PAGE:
For 60 years, All-Outdoors has benefited by having the opportunity to share some of the most beautiful river canyons in California with our guests. And for 60 years, All-Outdoors has been committed to protecting one of California's most precious commodities...its rivers.
While decisions regarding the preservation of wilderness are complex and difficult, we feel that rivers deserve to be treated delicately, and with the utmost respect. The role which rivers play in cleansing and transporting surface water is often overlooked and underestimated. A healthy river system provides clean drinking water, stable fisheries, recreational opportunities, and irrigation water. The water you drink at home may be the same water which carried you downstream on your last rafting trip.
We believe civilization should strive toward a balance between preservation and progress. For this very reason, All-Outdoors proudly supports and belongs to the following organizations dedicated to these same ideals...
Friends of the River (FOR), the leading river preservation group in California, was formed in the 1970’s. Its first goal was to stop the construction of the dam that filled the New Melones Reservoir, resulting in the flooding of the Camp Nine Class III section of the Stanislaus River. FOR lost that battle when the reservoir was filled in 1982. Lessons learned in the Stanislaus campaign helped FOR secure National Wild and Scenic River status for the Tuolumne River in the mid-1980's and the Merced River in the 1990’s. During the past 50 years FOR has matured into one of the state’s leaders in river preservation, conservation and education. FOR continues this mission today as they are “committed to becoming a more powerful voice for a climate resilient water future in California with healthy rivers, equal access to safe and affordable drinking water, and a thriving, sustainable economy for all Californians.”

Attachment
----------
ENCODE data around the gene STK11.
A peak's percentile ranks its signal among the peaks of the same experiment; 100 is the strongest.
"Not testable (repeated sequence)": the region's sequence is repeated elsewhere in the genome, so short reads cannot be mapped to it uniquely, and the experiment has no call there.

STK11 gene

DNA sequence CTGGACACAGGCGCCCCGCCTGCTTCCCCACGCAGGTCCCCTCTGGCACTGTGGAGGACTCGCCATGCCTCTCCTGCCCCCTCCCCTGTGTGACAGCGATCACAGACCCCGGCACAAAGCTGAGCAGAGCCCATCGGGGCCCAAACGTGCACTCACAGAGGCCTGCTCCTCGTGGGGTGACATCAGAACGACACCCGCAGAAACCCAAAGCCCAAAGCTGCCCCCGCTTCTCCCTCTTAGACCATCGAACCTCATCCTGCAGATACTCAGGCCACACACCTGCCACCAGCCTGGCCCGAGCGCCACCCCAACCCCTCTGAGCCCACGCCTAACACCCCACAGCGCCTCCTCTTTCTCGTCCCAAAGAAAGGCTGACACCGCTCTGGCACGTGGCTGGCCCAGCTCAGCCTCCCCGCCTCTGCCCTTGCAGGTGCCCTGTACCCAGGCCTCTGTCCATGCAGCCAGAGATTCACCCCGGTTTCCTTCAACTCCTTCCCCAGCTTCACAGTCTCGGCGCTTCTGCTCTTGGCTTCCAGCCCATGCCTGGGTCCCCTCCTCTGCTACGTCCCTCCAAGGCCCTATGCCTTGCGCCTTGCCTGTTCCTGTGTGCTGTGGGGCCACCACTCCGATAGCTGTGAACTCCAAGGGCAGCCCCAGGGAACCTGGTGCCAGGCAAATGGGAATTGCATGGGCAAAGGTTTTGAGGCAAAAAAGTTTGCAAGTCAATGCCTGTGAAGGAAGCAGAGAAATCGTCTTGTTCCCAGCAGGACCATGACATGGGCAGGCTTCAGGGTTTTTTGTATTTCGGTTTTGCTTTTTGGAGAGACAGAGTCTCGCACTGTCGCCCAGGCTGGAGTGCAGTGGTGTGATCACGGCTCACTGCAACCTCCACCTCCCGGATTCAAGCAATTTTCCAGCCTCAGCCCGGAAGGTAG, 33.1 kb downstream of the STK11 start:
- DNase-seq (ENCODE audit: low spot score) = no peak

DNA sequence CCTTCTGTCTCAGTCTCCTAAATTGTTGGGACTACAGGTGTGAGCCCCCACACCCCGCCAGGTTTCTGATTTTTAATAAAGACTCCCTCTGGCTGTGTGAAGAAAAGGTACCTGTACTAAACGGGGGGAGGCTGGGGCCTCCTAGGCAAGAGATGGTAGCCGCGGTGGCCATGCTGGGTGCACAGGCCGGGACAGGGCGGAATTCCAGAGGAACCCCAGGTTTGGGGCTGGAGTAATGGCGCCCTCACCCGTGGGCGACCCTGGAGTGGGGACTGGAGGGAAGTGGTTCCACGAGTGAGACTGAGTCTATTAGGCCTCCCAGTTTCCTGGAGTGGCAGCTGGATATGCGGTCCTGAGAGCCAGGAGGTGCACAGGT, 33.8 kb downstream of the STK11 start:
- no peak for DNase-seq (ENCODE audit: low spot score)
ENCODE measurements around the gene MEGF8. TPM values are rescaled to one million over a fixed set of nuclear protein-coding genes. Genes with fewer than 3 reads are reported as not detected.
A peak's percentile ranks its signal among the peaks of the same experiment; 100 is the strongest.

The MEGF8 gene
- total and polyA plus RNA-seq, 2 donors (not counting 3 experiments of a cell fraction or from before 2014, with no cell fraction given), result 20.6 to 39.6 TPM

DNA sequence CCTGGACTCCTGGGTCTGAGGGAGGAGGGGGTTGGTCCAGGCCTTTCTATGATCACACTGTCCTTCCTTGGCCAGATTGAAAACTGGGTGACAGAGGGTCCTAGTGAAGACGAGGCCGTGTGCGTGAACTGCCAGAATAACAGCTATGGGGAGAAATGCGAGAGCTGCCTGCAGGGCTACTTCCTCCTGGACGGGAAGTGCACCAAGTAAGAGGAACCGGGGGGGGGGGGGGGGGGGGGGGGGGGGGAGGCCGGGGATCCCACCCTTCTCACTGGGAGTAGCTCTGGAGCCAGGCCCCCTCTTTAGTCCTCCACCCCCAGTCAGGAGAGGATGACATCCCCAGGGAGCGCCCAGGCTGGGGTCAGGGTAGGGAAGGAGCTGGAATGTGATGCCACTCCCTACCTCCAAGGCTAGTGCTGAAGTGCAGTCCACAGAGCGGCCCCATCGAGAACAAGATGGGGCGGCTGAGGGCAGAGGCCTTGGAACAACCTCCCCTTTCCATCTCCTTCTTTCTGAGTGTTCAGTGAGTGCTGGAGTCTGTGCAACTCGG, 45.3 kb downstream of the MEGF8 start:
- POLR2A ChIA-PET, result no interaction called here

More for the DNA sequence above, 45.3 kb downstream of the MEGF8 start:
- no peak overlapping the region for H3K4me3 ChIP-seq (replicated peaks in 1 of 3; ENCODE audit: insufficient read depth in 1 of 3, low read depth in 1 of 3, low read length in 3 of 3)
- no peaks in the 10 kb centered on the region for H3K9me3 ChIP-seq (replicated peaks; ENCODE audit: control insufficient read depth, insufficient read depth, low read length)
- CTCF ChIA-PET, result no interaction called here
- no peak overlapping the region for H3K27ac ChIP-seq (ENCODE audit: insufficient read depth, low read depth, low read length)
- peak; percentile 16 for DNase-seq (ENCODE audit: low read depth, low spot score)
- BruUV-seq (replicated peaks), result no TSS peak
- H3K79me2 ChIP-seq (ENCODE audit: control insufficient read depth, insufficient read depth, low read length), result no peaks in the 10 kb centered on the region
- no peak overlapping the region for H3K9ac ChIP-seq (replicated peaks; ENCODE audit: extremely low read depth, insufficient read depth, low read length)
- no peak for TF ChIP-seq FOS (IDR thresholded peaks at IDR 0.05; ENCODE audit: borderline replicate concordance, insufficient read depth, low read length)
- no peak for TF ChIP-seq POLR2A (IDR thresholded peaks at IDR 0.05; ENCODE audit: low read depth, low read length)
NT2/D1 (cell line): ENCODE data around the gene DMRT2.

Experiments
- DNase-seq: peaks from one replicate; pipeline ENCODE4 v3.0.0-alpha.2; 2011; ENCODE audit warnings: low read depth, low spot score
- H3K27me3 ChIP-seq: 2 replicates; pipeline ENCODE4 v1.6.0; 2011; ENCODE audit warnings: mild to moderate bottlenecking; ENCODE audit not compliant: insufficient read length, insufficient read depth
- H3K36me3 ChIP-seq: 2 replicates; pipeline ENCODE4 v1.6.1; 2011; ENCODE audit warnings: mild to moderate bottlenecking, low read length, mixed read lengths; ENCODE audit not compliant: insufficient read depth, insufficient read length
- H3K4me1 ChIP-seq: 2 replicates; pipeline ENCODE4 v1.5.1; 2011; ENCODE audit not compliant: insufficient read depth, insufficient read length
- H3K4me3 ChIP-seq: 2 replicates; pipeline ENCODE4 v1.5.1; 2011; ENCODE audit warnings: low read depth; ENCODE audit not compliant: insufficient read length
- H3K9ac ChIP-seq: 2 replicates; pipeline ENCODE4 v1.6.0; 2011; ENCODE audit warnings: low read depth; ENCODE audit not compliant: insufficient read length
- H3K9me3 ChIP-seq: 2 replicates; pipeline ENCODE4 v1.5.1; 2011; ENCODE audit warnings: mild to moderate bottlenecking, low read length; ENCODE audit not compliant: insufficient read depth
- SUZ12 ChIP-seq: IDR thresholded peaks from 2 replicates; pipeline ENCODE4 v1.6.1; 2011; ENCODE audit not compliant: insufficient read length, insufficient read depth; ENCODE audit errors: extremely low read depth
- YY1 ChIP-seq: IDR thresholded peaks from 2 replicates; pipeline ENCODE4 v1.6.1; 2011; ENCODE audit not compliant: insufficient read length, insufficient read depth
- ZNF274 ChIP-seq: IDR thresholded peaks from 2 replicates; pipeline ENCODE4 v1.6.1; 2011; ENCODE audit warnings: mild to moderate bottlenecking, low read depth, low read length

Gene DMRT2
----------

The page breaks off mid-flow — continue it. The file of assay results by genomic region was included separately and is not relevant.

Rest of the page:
Fifty years ago during the Stanislaus campaign, All-Outdoors developed a partnership with FOR, which has grown over the years. During the Tuolumne campaign All-Outdoors was one of the outfitters instrumental in developing campaign strategy. The founder of AO, George Armstrong served on the FOR board of directors during the 1980’s and traveled to Washington DC to lobby for the river to be protected. Presently, his son Scott Armstrong is in his 25th year on the board. FOR has become a great resource for river education and has made a variety of written publications and videos available. Its representatives are often invited as guest speakers on guide interpretive trips. They are helpful in educating guides regarding water management, the political battles facing our California rivers and the environmental impact of waterway manipulation.
Leave No Trace is a national educational program that promotes and inspires responsible outdoor recreation through education, research and partnership. Leave No Trace (LNT) unites the U.S. Forest Service, National Park Service, Bureau of Land Management, U.S. Fish and Wildlife Service, educational programs and the outdoor industry in teaching the public to enjoy the outdoors without harming it.
Principles of Leave No Trace
- Plan ahead and prepare
- Camp and travel on durable surfaces
- Pack it in, pack it out
- Properly dispose of what you can’t pack out
- Leave what you find
- Minimize use and impact of fire
- Be considerate of others
All-Outdoors is a partner member of Leave No Trace and supports their mission as a Partner Member. As a supporter we've pledged to practice, teach and implement minimum impact education in our whitewater rafting program and every commercial rafting trip we run.
Every time you choose to raft with All-Outdoors, you are choosing to make a direct contribution to the preservation of wilderness. We donate a portion of your trip fees to non-profit organizations such as Friends of the River, one of the most influential river preservation organizations in the world. Our guides donate their time for river clean-up trips on many of the rivers we run.
"Wilderness compliments and completes civilization. Any society that feels itself too poor to afford the preservation of wilderness is not worthy of the name of civilization."
- Edward Abbey